Pages Menu
Abbey's Bookshop
Plain engish Foundation
Booktopia
Categories Menu

Posted on 9 May 2024 in Non-Fiction | 0 comments

MARY GARDEN My Father’s Suitcase. Reviewed by Michael Jongen

Tags: / / / / / /

Mary Garden’s memoir reveals her physical and mental abuse at the hands of her sister – and an extraordinary case of plagiarism.

Mary Garden has written a fascinating and brutally frank memoir of her troubled relationship with her sister and the impact it has had on her life and her relationship with her family.

Garden is a seasoned writer and memoirist, and the story flows like autofiction, building to a marvellous denouement. I was gripped by the last chapters, which revolve around her sister’s publication of a cut-and-paste hagiography of their father barely a year after publication of Garden’s own memoir of him, Sundowner of the Skies.

Garden’s family history is quite intense. Her father was a very difficult man with an interesting history as a pioneering aviator. After retiring as a pilot he appears to have been unsettled and the family moved around New Zealand a lot. He was a remote, stern and austere figure. Mary’s mother had her own secrets and deferred to his moods and eccentricities. Mary was the eldest sister and, from her account, the responsible one, expected to suffer for the sake of the younger Anna. Garden relates her sister’s behaviour, including physical violence and psychological abuse. This behaviour was ignored by her parents and her brother, leaving Mary feeling isolated and confused. Garden writes movingly of these years, her sister’s mental illness and her parents’ deep desire to protect Anna’s secret at the expense of Mary’s sanity.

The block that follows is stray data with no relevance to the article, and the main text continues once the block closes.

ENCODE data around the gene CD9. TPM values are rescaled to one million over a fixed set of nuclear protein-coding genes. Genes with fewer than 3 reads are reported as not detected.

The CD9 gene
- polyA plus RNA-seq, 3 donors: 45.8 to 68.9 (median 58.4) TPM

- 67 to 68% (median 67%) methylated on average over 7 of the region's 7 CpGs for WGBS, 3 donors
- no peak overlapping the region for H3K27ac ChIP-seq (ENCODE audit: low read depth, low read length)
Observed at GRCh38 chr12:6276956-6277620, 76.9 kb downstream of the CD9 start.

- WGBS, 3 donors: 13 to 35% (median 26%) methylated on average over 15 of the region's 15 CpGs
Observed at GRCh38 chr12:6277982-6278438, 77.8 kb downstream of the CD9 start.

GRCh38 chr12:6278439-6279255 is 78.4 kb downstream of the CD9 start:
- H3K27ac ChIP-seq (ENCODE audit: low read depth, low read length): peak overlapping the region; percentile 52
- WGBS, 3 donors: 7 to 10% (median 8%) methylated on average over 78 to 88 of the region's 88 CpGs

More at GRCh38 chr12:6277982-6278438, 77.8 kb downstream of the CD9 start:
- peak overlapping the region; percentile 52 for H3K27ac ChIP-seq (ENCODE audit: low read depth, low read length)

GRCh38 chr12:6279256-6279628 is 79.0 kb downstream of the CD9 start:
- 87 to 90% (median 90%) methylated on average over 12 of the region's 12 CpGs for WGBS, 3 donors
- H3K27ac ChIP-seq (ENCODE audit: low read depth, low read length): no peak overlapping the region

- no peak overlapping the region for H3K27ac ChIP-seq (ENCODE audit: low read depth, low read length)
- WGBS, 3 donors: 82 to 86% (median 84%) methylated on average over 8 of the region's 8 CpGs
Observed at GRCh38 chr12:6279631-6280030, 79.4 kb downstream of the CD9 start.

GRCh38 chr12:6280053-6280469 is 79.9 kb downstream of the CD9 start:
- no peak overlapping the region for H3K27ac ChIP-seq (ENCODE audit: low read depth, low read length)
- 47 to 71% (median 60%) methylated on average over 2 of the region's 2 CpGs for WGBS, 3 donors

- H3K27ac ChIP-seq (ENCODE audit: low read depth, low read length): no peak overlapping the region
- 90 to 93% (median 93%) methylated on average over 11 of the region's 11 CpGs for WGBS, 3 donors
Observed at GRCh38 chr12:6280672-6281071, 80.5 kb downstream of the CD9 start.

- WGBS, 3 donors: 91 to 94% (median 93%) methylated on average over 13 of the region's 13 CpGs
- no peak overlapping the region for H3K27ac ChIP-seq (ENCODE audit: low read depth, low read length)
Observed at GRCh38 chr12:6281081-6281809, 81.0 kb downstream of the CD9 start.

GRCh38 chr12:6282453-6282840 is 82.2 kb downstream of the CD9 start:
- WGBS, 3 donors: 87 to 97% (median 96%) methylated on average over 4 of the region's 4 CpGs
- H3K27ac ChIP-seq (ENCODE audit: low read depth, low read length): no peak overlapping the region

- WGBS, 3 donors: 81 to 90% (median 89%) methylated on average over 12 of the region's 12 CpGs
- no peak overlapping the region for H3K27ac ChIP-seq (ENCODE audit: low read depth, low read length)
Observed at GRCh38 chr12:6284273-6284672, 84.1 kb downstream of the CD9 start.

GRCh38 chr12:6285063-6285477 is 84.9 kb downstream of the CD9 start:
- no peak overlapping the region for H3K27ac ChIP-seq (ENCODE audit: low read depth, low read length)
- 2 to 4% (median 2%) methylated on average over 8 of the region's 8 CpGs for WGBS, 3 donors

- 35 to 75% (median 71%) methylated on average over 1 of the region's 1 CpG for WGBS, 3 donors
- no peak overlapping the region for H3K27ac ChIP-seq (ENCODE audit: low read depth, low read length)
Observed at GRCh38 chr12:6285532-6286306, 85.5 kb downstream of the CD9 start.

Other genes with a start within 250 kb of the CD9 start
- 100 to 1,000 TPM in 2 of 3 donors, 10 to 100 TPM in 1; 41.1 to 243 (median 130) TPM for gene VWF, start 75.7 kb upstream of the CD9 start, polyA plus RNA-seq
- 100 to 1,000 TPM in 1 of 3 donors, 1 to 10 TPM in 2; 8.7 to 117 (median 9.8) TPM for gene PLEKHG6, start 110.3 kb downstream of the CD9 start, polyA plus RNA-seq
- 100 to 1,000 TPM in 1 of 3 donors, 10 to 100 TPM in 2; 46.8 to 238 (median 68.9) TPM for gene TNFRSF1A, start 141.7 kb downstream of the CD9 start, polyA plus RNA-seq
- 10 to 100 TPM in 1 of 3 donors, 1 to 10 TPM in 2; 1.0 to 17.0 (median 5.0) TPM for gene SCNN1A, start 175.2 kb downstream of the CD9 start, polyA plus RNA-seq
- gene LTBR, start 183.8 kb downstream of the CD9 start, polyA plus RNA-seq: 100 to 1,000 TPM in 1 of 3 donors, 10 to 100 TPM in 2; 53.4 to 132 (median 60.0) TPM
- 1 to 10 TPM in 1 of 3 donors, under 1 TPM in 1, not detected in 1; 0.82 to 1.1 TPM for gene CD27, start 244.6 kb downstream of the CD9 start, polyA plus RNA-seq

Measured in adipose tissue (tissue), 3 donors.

I bet Mum and my aunts and others often chatted about my sister and me over cups of tea. I can see them rolling their eyes, shaking their heads and sighing ‘What a shame they don’t get on.’ Perhaps I overheard them say something like that. I’d wince when someone would say to me, ‘It’s a pity you aren’t friends with your sister.’ Robert would have felt the same. He was friends with everyone.

Garden looks back on her life in New Zealand in the 1950s and 1960s in a detached and clinical way, exploring her family’s behaviour and her own reactions. She researches her past, reaching out to witnesses for their accounts as well as consulting experts on sibling abuse. Nonetheless, her grief and emotion are palpable on these pages. At times this can be harrowing, but it is impossible to disengage from, and I found myself considering the dynamics of my own family and examining my own choices when faced with similar provocations.

Garden was a bolter. She ran as soon as she could and went off and lived her own life in Australia away from the abuse of her sister and the indifference of her parents. But family has a strong pull, and time and again Garden went back as she struggled with the issues from her childhood. As she recounts these episodes I wanted to call out to her, Don’t do it! Don’t go there! Best leave it alone! – conscious that I was aligning myself with her brother’s attitude. But Garden is made of sterner stuff, with a capacity to get up each time she is knocked down and continue fighting for her right to have her point of view acknowledged by her immediate family.